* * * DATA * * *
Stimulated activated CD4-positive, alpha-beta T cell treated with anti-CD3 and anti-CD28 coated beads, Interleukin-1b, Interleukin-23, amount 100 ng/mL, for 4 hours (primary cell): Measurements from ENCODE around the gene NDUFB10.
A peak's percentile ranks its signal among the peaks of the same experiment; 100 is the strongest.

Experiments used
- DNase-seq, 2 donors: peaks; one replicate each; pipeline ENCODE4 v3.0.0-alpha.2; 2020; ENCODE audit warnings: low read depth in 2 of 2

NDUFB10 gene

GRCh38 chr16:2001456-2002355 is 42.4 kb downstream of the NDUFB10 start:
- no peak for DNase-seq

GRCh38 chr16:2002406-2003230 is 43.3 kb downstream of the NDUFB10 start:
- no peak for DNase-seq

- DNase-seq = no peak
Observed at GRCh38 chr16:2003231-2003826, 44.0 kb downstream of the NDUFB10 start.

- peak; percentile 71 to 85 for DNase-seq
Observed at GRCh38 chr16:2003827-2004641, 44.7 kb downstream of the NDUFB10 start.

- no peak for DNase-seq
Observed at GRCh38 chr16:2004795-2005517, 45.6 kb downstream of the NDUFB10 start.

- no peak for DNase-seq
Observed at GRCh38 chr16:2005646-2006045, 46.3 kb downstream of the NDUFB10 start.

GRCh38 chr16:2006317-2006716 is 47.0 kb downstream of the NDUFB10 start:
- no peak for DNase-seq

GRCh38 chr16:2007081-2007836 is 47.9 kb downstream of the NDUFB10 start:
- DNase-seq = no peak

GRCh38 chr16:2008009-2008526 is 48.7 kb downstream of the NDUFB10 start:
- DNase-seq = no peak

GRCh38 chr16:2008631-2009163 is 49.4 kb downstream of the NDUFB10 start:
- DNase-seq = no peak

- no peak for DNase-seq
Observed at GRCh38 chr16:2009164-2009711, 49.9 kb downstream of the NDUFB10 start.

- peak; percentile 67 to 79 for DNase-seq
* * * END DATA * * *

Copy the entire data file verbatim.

Stimulated activated CD4-positive, alpha-beta T cell treated with anti-CD3 and anti-CD28 coated beads, Interleukin-1b, Interleukin-23, amount 100 ng/mL, for 4 hours (primary cell): Measurements from ENCODE around the gene NDUFB10.
A peak's percentile ranks its signal among the peaks of the same experiment; 100 is the strongest.

Experiments used
- DNase-seq, 2 donors: peaks; one replicate each; pipeline ENCODE4 v3.0.0-alpha.2; 2020; ENCODE audit warnings: low read depth in 2 of 2

NDUFB10 gene

GRCh38 chr16:2001456-2002355 is 42.4 kb downstream of the NDUFB10 start:
- no peak for DNase-seq

GRCh38 chr16:2002406-2003230 is 43.3 kb downstream of the NDUFB10 start:
- no peak for DNase-seq

- DNase-seq = no peak
Observed at GRCh38 chr16:2003231-2003826, 44.0 kb downstream of the NDUFB10 start.

- peak; percentile 71 to 85 for DNase-seq
Observed at GRCh38 chr16:2003827-2004641, 44.7 kb downstream of the NDUFB10 start.

- no peak for DNase-seq
Observed at GRCh38 chr16:2004795-2005517, 45.6 kb downstream of the NDUFB10 start.

- no peak for DNase-seq
Observed at GRCh38 chr16:2005646-2006045, 46.3 kb downstream of the NDUFB10 start.

GRCh38 chr16:2006317-2006716 is 47.0 kb downstream of the NDUFB10 start:
- no peak for DNase-seq

GRCh38 chr16:2007081-2007836 is 47.9 kb downstream of the NDUFB10 start:
- DNase-seq = no peak

GRCh38 chr16:2008009-2008526 is 48.7 kb downstream of the NDUFB10 start:
- DNase-seq = no peak

GRCh38 chr16:2008631-2009163 is 49.4 kb downstream of the NDUFB10 start:
- DNase-seq = no peak

- no peak for DNase-seq
Observed at GRCh38 chr16:2009164-2009711, 49.9 kb downstream of the NDUFB10 start.

- peak; percentile 67 to 79 for DNase-seq